Friday, March 27, 2009

UK to Israel: War crimes law unchangeable now

Sun, 22 Mar 2009 07:48:06 GMT
In 2005, Doron Almog managed to avoid arrest in Britain by remaining on board a plane at Heathrow airport
The British government says it cannot change for now a law that allows for the arrest of Israel's visiting authorities over war crimes.

In an unofficial message to Foreign Minister Tzipi Livni, Britain said that due to Israel's public image in the country following its massive strike against the Gaza Strip, London believes it will be unable to pass an amendment to the legislation before next year's elections, Haaretz reported.

The Israeli offensive, namely Operation Cast Lead, triggered a wave of outrage worldwide as it left more than 1,434 Palestinians, including 960 civilians, killed and thousands more injured.

Suspected use of forbidden ammunitions, such as white phosphorus and depleted uranium, testimonies by Israeli officers on racist and religious motifs among their comrades, and UN reports of wanton killings of civilians raised protests to Israeli war crimes and 'even crimes against humanity' during the 23-day-long onslaught.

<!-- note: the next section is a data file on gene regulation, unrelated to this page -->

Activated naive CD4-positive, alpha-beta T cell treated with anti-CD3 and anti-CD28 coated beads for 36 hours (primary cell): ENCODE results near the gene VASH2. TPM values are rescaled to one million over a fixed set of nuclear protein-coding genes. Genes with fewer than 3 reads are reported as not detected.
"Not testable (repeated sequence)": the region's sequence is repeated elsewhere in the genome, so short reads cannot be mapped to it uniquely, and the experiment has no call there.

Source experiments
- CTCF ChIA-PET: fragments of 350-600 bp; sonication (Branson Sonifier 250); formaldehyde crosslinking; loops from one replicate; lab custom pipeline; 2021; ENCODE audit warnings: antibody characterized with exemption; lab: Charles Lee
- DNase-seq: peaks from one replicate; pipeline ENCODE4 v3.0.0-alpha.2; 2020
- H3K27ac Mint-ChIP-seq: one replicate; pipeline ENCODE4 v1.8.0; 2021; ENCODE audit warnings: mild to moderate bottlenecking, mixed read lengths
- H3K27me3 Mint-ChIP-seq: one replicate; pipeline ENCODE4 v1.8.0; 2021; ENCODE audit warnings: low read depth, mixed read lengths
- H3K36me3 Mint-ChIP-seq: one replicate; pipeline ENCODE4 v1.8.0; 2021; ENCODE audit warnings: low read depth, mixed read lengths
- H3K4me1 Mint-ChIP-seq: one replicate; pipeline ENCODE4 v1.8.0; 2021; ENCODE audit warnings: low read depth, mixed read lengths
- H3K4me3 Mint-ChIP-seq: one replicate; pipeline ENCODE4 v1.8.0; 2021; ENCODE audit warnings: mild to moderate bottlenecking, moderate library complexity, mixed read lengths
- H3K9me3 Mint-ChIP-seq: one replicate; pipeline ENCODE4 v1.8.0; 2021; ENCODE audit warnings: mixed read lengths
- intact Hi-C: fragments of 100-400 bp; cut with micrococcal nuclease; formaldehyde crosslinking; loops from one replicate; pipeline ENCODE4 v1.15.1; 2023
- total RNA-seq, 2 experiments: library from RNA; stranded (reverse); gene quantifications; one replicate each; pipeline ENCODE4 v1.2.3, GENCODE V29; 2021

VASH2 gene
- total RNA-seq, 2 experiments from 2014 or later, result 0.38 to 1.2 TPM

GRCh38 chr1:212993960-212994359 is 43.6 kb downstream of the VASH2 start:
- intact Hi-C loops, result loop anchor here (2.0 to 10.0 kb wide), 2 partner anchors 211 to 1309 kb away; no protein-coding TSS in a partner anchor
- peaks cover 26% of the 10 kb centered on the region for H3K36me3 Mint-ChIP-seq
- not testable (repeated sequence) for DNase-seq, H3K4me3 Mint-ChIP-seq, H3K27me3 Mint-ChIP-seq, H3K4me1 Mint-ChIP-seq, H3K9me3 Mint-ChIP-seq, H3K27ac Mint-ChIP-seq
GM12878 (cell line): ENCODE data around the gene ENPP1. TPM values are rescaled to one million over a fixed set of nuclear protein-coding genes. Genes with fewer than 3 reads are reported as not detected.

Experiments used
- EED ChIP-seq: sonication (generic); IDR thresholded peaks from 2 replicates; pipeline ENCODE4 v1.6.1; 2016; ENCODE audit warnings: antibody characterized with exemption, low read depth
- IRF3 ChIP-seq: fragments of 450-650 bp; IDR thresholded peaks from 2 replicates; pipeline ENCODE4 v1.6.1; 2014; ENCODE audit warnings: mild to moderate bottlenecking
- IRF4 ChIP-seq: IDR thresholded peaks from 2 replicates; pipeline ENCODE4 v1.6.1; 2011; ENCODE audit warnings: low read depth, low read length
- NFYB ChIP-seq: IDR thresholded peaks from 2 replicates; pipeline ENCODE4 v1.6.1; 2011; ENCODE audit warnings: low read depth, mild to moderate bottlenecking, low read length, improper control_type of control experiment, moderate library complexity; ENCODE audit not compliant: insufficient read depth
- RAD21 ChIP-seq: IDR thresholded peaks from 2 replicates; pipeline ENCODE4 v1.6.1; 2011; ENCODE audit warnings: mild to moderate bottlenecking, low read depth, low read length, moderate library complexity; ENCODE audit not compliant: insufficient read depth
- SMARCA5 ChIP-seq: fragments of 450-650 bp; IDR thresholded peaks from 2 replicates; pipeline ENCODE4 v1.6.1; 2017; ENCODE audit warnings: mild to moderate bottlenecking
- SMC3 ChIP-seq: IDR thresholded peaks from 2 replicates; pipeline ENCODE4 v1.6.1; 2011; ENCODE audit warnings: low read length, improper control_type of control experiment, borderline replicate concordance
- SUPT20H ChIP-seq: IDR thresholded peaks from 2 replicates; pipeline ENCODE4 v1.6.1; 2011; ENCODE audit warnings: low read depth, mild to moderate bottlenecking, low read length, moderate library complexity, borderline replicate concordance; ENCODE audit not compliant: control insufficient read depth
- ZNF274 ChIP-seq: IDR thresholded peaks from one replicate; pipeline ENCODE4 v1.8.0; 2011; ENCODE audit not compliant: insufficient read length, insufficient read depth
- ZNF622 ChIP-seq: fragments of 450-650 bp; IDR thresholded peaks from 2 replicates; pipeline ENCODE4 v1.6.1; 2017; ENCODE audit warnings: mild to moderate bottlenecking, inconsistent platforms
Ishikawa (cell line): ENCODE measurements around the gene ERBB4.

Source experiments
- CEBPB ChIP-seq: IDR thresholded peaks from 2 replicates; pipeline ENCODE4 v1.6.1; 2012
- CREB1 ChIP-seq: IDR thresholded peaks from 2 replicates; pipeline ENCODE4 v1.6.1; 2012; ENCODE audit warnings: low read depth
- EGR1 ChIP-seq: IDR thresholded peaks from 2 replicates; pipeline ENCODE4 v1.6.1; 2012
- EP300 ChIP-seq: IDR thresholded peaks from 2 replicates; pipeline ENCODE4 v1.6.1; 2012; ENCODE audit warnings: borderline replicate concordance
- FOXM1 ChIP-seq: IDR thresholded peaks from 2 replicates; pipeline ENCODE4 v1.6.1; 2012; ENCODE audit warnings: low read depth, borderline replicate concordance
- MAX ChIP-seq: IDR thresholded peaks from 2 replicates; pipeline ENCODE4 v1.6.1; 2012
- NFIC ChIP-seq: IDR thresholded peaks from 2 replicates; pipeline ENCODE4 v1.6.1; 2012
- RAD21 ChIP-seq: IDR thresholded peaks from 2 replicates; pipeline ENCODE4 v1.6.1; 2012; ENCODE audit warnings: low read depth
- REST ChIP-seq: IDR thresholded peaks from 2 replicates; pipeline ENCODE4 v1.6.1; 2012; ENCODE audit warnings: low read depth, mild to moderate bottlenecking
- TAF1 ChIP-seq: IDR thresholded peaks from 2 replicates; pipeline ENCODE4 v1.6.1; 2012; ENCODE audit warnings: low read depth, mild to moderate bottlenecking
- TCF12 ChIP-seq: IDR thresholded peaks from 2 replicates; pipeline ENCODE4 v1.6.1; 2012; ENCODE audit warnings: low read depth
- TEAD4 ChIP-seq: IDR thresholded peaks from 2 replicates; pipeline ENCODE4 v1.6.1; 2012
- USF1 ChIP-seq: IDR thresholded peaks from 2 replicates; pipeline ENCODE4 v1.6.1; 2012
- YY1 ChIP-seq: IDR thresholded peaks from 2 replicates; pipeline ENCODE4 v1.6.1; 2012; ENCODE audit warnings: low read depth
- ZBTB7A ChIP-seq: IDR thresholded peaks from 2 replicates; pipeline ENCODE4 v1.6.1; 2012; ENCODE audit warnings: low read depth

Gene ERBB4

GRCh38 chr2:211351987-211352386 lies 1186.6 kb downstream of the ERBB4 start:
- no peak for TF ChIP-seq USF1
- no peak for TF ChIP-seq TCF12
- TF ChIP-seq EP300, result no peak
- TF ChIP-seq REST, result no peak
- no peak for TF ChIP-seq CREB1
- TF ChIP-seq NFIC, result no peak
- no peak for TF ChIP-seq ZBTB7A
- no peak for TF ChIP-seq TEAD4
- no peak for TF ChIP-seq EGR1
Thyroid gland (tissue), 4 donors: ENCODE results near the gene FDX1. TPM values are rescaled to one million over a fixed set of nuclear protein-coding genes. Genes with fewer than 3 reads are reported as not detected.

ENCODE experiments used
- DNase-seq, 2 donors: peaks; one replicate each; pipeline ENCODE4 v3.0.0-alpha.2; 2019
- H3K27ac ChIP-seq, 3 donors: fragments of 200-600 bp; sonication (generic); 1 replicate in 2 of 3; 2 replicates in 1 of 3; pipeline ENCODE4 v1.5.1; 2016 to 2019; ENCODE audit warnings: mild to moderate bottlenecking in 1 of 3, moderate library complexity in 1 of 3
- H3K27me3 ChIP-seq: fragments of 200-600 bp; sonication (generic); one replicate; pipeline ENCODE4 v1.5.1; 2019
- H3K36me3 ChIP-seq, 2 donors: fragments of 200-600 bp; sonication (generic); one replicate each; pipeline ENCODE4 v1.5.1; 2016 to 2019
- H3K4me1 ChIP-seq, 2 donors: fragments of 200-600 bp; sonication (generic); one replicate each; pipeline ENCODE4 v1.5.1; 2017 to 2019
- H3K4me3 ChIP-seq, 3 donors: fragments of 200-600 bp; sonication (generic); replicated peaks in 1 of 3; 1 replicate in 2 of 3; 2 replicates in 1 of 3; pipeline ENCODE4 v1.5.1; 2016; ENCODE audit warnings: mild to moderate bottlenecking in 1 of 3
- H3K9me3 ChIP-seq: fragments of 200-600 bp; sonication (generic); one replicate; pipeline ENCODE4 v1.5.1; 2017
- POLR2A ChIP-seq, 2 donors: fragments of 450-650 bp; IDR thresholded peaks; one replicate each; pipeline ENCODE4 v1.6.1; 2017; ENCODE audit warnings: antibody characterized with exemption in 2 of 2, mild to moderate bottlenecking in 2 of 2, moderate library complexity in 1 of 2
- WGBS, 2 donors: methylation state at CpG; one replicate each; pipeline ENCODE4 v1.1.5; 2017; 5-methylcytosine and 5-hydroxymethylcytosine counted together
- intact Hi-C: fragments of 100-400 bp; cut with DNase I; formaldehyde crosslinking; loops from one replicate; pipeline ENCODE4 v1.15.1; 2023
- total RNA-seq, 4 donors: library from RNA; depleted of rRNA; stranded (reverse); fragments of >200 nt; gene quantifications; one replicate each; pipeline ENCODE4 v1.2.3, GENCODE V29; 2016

Under British law, UK citizens can press war crime charges against foreigners, who could be arrested upon entry into Britain once an indictment has been issued.

In 2005, Maj. Gen. Doron Almog flew to London but decided not to leave the plane when he was informed British police were waiting to arrest him.

An arrest warrant had been issued against him for his role in the controversial demolition of Palestinian homes in Rafah.

Almog remained on the aircraft and returned to Israel but his case has caused senior Israeli army officers in both active and reserve service, including former chiefs of staff and cabinet ministers (Ehud Barak and Shaul Mofaz), to avoid traveling to Britain ever since.

Britain's government, first under former premier Tony Blair and recently under his successor Gordon Brown, had promised to pass changes in the legislation so that private citizens would first have to obtain the approval of the chief prosecutor to be able to press war crimes charges.

While Israeli diplomats are seeking support for such an amendment from Conservative lawmakers, Israel's Foreign Ministry spokesman Yigal Palmor on Saturday urged London to find a way to fulfill its promise.

But the British Foreign Office described the measure as "a complex legal issue".


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